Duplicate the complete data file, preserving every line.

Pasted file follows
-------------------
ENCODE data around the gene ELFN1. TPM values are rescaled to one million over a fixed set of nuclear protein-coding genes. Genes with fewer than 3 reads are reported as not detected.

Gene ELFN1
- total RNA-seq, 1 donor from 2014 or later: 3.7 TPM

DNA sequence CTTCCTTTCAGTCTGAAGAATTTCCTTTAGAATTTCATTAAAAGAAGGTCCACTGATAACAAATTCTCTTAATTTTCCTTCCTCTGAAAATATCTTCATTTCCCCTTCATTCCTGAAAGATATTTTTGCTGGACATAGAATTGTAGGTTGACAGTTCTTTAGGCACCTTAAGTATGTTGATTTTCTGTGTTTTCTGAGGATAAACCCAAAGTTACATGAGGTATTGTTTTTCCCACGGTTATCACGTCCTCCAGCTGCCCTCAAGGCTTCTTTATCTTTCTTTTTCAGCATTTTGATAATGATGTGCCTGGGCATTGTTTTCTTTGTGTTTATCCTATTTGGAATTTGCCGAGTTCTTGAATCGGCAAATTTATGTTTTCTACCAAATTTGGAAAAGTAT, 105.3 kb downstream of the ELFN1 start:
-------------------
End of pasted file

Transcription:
ENCODE data around the gene ELFN1. TPM values are rescaled to one million over a fixed set of nuclear protein-coding genes. Genes with fewer than 3 reads are reported as not detected.

Gene ELFN1
- total RNA-seq, 1 donor from 2014 or later: 3.7 TPM

DNA sequence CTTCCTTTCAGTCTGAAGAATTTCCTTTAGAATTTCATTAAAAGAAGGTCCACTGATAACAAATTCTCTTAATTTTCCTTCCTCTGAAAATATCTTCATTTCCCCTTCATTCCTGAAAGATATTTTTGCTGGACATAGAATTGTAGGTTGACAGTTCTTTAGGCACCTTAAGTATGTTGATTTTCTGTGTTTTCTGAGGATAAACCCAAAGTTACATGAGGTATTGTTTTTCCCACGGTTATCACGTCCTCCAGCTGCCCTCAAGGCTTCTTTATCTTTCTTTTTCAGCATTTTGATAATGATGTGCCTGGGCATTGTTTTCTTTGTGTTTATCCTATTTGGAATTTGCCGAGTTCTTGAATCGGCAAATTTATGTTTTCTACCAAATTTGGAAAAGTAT, 105.3 kb downstream of the ELFN1 start: